The Return of Sherlock Holmes (Wordsworth Classics) by Sir Arthur Conan Doyle is the final short-story collection penned by the inventor of the fictional sleuth. It includes the last 13 canonical limited-words tales featuring the adventures of Holmes and his colleague, Dr. John Watson.
It was a treat to finally have finished this last compilation of Sherlockian short-fiction. Years ago I had completed all the canonical literary material featuring Holmes save for this one. Having forgotten about this book I only noticed it last week when I was inspecting my oldest bookshelf.
I started reading the original SH stories after watching the first season of the BBC program, Sherlock, in 2010. I had doubts about going through the books because their contents took place in the last 1800s and the early 1900s, while the show was based in the 21st century.
However, I was amazed at the quality, and even more so, by the pace of Doyle’s writing. Unlike other 20th-century mystery scribes, such as Agatha Christie and Ruth Rendell, Doyle’s penmanship showcased how the power of reasoning could overshadow any seemingly unsolvable crime. Doyle’s Sherlock Holmes was also a far more intellectual detective than both Christie’s equally Hercule Poirot and Rendell’s Inspector Wexford.
Without further ado, I present to you each story below, in order of their appearance in the table of contents, reviewed separately. The individual ratings, as well as the aggregate score, can be seen in the Review Overview section following the end of this article. SPOILERS ahead.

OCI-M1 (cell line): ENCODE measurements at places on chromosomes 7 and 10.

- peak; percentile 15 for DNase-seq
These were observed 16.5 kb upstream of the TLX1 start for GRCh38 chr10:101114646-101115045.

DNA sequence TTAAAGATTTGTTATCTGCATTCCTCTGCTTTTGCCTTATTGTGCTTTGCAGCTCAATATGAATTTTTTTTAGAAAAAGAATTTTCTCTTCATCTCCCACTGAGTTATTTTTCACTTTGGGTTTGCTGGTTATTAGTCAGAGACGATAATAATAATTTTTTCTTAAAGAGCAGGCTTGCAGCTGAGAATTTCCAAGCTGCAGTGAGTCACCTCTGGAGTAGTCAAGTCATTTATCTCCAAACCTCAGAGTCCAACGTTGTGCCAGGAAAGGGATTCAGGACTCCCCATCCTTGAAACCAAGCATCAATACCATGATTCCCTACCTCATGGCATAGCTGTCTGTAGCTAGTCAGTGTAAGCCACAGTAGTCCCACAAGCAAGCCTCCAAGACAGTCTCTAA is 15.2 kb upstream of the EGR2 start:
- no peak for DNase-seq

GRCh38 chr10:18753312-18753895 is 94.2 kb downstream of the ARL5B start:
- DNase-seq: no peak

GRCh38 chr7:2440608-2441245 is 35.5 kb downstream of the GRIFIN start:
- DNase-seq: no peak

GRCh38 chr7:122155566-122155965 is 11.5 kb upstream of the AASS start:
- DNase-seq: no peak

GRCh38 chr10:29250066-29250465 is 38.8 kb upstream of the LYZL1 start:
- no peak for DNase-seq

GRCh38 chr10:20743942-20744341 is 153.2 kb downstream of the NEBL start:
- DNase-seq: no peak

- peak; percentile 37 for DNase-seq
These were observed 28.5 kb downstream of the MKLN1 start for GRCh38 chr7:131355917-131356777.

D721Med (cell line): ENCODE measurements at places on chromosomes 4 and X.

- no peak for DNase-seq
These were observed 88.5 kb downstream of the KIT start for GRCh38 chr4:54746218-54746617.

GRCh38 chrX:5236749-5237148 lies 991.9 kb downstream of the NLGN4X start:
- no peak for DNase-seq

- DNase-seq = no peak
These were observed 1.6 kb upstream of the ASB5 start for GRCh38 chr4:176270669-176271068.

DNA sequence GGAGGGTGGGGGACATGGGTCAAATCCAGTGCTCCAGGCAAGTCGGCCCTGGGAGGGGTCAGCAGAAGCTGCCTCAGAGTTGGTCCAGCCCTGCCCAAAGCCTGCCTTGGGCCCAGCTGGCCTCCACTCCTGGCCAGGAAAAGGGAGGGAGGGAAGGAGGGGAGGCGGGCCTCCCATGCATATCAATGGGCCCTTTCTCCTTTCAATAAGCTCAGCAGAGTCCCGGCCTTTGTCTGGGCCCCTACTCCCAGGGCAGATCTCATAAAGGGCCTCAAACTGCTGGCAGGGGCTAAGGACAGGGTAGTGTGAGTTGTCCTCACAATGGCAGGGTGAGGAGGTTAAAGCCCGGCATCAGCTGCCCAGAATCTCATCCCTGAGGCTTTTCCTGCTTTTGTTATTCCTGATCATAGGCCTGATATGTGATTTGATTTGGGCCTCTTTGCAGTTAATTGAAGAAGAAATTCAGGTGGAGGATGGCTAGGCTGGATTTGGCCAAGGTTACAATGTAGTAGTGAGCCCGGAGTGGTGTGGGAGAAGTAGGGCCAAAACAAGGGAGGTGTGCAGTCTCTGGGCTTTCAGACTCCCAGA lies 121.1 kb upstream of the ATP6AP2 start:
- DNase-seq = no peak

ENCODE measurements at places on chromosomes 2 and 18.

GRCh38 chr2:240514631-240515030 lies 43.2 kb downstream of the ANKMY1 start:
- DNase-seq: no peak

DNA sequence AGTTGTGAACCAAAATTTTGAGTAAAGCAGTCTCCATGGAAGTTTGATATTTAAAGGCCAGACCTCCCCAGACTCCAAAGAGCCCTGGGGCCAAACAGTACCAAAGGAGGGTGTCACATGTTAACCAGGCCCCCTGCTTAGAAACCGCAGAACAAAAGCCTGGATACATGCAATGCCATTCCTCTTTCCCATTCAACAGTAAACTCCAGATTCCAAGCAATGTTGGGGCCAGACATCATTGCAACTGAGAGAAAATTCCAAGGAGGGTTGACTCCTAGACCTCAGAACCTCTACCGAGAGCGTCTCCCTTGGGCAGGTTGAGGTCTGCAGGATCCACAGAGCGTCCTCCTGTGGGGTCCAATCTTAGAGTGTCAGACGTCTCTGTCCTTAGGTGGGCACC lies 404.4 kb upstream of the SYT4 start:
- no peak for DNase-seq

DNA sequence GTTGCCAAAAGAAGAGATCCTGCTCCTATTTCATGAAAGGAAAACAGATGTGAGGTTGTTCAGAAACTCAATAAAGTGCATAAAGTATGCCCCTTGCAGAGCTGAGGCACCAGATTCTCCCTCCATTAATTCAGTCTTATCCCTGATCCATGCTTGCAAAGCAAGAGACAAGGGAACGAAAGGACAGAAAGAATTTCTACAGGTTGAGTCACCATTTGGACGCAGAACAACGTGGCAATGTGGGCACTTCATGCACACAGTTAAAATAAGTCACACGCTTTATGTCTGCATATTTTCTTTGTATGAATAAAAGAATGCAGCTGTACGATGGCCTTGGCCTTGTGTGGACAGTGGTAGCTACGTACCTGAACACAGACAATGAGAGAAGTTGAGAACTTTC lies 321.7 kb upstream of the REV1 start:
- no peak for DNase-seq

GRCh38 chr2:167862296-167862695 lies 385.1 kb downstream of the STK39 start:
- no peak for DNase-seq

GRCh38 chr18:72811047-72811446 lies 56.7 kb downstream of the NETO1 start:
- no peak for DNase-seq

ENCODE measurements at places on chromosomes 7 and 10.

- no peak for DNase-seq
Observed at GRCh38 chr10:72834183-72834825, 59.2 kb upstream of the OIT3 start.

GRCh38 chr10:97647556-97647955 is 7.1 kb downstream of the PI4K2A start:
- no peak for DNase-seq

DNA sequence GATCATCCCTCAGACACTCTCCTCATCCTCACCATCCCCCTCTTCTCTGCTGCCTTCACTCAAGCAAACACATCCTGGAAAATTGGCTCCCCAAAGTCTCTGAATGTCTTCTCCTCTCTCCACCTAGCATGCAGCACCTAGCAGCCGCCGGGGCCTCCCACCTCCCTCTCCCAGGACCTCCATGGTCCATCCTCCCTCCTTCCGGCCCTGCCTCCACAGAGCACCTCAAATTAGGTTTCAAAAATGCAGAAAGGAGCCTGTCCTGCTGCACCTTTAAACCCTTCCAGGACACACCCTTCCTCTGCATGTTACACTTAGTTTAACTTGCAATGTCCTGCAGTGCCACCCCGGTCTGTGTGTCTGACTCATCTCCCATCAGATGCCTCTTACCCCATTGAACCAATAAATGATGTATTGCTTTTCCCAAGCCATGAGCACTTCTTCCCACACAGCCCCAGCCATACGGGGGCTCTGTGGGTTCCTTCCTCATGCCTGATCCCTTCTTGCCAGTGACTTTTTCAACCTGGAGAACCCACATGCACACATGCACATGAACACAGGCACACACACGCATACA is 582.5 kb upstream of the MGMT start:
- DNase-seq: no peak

- The Empty House: A direct sequel to Doyle’s short story, The Final Problem, which showcased the apparent death of the expert sleuth. The Empty House pays tribute to the title of the collection, The Return of Sherlock Holmes, not only because it depicts his return to London, but also that Holmes’ explanation of being alive is finally illustrated literature-wise. An overall enticing tale but the subplot of Holmes’ comeback frequently distracts from the main plot of an otherwise engaging case.
- The Norwood Builder: Points for uniqueness because the suspect is outlined as visiting the Baker Street house instead of the victim. The unveiling of the actual perpetrator was handled with finesse, but the comprehensive case-solving could have done with a tad less predictability.
- The Dancing Men: One of the most memorable stories in this compilation. Holmes not only gets to reveal his knowledge of semiotics, by telling others that he has analyzed one hundred and sixty separate ciphers, but he also puts it to productive usage in of the most bizarre cases that’ll be narrated to first-time readers. Finding out about the death of the person who requested Holmes’ aid, Hilton Cubitt, was a depressing scenario, but the well-penned epilogue depicted how his wife helped carry on her unfortunate ex-husband’s legacy.
- The Solitary Cyclist: A clichéd yarn featuring an almost comical case. What’s worse is that it seems Doyle combined the subplots of 2-3 previous entries in his past collections and then made a mess of the end result.